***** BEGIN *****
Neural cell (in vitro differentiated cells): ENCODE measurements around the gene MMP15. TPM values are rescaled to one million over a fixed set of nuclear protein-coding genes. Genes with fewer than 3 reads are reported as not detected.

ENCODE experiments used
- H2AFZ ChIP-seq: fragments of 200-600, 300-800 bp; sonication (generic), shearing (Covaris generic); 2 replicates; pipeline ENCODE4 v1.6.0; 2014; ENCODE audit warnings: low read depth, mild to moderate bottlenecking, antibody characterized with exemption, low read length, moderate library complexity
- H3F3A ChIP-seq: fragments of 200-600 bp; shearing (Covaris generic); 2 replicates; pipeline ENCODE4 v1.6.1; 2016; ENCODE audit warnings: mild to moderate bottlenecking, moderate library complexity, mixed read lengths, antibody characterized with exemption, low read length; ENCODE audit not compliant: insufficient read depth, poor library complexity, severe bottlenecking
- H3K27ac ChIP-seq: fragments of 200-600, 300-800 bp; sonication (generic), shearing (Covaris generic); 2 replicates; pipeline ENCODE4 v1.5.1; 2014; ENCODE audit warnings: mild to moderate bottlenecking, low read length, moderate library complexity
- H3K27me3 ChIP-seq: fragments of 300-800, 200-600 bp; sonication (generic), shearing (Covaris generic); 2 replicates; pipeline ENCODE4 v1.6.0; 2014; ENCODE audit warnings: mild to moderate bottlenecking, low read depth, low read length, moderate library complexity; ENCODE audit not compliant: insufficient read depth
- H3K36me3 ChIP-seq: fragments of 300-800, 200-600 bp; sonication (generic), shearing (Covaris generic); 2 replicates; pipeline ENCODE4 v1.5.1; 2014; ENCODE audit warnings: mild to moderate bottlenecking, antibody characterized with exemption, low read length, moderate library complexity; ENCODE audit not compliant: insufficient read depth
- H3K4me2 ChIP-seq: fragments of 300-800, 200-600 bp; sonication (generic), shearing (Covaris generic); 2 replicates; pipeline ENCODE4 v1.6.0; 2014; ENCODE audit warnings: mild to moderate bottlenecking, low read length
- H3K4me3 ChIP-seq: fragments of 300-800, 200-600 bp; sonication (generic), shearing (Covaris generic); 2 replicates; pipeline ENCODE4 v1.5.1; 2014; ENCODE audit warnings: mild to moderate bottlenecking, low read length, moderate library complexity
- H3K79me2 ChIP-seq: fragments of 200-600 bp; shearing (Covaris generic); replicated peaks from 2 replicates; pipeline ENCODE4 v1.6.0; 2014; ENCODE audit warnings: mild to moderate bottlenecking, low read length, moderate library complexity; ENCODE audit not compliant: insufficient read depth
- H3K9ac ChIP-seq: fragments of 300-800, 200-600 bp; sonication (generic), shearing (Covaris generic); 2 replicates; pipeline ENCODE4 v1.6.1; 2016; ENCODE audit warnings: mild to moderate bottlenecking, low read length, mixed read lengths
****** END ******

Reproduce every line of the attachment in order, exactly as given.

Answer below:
Neural cell (in vitro differentiated cells): ENCODE measurements around the gene MMP15. TPM values are rescaled to one million over a fixed set of nuclear protein-coding genes. Genes with fewer than 3 reads are reported as not detected.

ENCODE experiments used
- H2AFZ ChIP-seq: fragments of 200-600, 300-800 bp; sonication (generic), shearing (Covaris generic); 2 replicates; pipeline ENCODE4 v1.6.0; 2014; ENCODE audit warnings: low read depth, mild to moderate bottlenecking, antibody characterized with exemption, low read length, moderate library complexity
- H3F3A ChIP-seq: fragments of 200-600 bp; shearing (Covaris generic); 2 replicates; pipeline ENCODE4 v1.6.1; 2016; ENCODE audit warnings: mild to moderate bottlenecking, moderate library complexity, mixed read lengths, antibody characterized with exemption, low read length; ENCODE audit not compliant: insufficient read depth, poor library complexity, severe bottlenecking
- H3K27ac ChIP-seq: fragments of 200-600, 300-800 bp; sonication (generic), shearing (Covaris generic); 2 replicates; pipeline ENCODE4 v1.5.1; 2014; ENCODE audit warnings: mild to moderate bottlenecking, low read length, moderate library complexity
- H3K27me3 ChIP-seq: fragments of 300-800, 200-600 bp; sonication (generic), shearing (Covaris generic); 2 replicates; pipeline ENCODE4 v1.6.0; 2014; ENCODE audit warnings: mild to moderate bottlenecking, low read depth, low read length, moderate library complexity; ENCODE audit not compliant: insufficient read depth
- H3K36me3 ChIP-seq: fragments of 300-800, 200-600 bp; sonication (generic), shearing (Covaris generic); 2 replicates; pipeline ENCODE4 v1.5.1; 2014; ENCODE audit warnings: mild to moderate bottlenecking, antibody characterized with exemption, low read length, moderate library complexity; ENCODE audit not compliant: insufficient read depth
- H3K4me2 ChIP-seq: fragments of 300-800, 200-600 bp; sonication (generic), shearing (Covaris generic); 2 replicates; pipeline ENCODE4 v1.6.0; 2014; ENCODE audit warnings: mild to moderate bottlenecking, low read length
- H3K4me3 ChIP-seq: fragments of 300-800, 200-600 bp; sonication (generic), shearing (Covaris generic); 2 replicates; pipeline ENCODE4 v1.5.1; 2014; ENCODE audit warnings: mild to moderate bottlenecking, low read length, moderate library complexity
- H3K79me2 ChIP-seq: fragments of 200-600 bp; shearing (Covaris generic); replicated peaks from 2 replicates; pipeline ENCODE4 v1.6.0; 2014; ENCODE audit warnings: mild to moderate bottlenecking, low read length, moderate library complexity; ENCODE audit not compliant: insufficient read depth
- H3K9ac ChIP-seq: fragments of 300-800, 200-600 bp; sonication (generic), shearing (Covaris generic); 2 replicates; pipeline ENCODE4 v1.6.1; 2016; ENCODE audit warnings: mild to moderate bottlenecking, low read length, mixed read lengths